Category Archives: Sowing Seeds for Spiritual Growth

Know Yourself To Grow Yourself

Although probably apocryphal, there’s an old story about a flight delayed with a long line of disgruntled passengers waiting to be rebooked by a single gate attendant.

Impatiently, a business tycoon pushes his way to the front of the line demanding to be rebooked immediately. The agent smiled sweetly and assured him she was doing her best, but he would have to wait in line like everyone else.

After several failed attempts to get his way, the man pounded the desk and bellowed, “Do you have any idea who I am?” Continue reading

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Expect Challenges

Growing up on a small farm in Central Indiana, I recall the conversations my Dad had with farmers in the area. Almost every year there was some challenge to be addressed.

Some years there is too much rain in the Spring, causing the crops to be planted later than was ideal. Other years it may be a drought. Or bugs and insects. Of course there is always the problem with weeds. Continue reading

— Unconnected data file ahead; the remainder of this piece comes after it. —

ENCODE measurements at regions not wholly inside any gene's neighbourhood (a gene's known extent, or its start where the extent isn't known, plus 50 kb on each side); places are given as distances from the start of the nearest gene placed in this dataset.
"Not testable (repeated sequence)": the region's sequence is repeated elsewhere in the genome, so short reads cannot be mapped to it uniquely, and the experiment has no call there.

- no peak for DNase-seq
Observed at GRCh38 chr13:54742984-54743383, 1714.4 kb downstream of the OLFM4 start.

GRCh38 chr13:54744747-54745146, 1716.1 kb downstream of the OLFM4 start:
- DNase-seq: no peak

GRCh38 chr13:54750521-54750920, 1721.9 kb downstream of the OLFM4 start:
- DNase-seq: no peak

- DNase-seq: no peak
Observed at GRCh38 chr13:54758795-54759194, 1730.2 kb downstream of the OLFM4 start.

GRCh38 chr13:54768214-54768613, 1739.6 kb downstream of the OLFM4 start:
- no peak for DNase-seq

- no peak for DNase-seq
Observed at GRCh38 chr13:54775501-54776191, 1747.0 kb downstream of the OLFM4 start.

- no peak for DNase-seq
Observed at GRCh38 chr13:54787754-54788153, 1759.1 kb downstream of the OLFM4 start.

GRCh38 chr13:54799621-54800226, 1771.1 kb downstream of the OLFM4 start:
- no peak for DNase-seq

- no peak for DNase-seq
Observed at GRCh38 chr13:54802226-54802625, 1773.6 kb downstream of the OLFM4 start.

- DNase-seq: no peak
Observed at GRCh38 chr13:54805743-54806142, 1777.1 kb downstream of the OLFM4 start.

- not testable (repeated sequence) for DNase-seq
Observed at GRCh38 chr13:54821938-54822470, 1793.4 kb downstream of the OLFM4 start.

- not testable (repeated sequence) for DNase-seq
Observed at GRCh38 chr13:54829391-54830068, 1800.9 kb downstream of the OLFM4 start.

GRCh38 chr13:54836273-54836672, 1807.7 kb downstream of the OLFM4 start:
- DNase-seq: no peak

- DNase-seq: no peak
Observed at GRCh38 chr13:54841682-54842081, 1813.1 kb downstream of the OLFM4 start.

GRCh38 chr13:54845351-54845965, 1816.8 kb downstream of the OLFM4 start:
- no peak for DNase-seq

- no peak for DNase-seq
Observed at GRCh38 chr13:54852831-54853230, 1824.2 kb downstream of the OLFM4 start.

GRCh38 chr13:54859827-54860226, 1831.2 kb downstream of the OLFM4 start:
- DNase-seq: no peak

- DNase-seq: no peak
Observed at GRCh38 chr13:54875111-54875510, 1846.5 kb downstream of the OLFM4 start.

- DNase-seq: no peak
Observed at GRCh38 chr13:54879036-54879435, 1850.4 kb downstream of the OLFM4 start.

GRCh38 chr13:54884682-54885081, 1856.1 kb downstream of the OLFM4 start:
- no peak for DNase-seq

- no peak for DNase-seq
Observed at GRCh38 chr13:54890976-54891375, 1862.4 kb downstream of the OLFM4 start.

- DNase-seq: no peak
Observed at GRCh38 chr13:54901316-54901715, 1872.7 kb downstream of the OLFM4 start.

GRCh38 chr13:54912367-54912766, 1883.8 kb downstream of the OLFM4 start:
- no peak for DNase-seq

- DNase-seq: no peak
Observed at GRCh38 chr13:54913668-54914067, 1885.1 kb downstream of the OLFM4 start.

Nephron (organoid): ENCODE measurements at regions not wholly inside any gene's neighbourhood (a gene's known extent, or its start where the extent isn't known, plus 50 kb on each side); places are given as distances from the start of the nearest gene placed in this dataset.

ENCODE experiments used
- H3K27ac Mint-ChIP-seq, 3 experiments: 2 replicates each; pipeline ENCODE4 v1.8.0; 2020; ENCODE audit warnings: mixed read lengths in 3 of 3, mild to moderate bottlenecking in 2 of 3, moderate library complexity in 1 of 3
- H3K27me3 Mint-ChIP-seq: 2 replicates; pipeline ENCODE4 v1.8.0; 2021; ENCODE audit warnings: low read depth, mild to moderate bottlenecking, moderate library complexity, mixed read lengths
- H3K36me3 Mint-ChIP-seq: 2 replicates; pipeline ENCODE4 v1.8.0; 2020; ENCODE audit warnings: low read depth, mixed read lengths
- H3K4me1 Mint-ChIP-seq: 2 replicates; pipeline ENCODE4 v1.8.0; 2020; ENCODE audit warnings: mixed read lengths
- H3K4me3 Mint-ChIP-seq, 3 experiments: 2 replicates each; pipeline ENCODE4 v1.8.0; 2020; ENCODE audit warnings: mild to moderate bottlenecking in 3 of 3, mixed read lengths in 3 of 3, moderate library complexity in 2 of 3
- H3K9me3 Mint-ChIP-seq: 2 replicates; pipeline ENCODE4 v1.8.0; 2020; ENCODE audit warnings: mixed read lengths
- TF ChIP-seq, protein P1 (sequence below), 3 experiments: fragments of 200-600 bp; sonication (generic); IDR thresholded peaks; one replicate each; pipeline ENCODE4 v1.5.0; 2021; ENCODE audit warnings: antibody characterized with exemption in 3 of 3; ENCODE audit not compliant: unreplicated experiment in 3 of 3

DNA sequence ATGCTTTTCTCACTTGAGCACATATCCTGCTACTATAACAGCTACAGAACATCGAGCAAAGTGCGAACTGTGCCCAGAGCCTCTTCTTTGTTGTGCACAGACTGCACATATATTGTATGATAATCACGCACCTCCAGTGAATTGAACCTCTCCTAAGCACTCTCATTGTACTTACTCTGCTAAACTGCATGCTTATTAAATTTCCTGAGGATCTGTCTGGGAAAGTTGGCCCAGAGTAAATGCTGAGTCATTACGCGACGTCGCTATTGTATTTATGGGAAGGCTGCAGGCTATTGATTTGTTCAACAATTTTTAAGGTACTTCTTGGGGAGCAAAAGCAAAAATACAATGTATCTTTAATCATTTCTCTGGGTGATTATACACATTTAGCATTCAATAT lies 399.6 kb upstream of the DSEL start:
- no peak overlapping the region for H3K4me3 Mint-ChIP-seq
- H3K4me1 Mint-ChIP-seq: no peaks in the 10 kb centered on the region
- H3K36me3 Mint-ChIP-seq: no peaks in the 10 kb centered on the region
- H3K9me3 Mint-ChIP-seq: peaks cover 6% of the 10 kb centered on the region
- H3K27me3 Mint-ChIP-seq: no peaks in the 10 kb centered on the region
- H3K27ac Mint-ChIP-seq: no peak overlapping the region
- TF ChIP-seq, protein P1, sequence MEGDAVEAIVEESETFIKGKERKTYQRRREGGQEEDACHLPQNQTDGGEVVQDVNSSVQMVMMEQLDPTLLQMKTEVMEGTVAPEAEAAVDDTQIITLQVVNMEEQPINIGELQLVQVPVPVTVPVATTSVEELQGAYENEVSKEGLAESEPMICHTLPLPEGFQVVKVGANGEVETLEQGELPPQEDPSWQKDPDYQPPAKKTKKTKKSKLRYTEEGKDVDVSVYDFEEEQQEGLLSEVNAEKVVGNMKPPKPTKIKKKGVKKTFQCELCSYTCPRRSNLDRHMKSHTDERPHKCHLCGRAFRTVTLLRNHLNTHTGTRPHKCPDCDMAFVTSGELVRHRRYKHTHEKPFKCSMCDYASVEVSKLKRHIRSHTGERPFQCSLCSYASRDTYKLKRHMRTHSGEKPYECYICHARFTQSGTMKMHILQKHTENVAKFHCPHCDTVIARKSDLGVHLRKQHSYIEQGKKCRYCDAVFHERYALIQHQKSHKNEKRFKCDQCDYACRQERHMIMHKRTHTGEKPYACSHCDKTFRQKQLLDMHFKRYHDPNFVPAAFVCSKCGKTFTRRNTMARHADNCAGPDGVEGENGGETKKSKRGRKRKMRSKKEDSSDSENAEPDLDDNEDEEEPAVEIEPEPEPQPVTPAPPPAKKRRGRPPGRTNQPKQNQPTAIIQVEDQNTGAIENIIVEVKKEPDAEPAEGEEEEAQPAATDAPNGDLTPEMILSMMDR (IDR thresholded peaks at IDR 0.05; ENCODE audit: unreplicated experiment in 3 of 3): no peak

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Embrace Change

The late author Howard Hendricks and long time professor at Dallas Theological Seminary once wrote that people go through three stages when faced with change:

1. Resistance to change.
2. Tolerant to change.
3. Embrace change.

As an observer of the human condition it seems that most people remain in stage one. Some are able to accept stage two. And fewer yet actually move to stage three and  embrace change. Continue reading

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Choose Growth

I grew up on a small farm in central Indiana just West of Indianapolis. In addition to a few cows and pigs and some field corn for the animals, we always had a garden. A large garden. At least an acre.

We grew green beans, sweet corn, tomatoes, lettuce, cabbage, potatoes, peas, peppers, carrots, cucumbers, squash, radishes, turnips, beets, onions,
eggplant, watermelons, cantaloupes, and strawberries.

Can you guess why we planted such a big garden every year? Continue reading


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2023 Theme

In her book, Silver Boxes, the late Florence Littauer told the story of her father who always wanted to be a writer.  He made some attempts, but gave up.

As she concluded the details of the story, Littauer made this sobering and profound observation about her father’s dreams by quoting Oliver Wendell Holmes who said, “Many of us die with the music still in us.”

Her observation speaks of unfilled potential. Missed opportunities. Wasted talent. And a failure to grow. Continue reading


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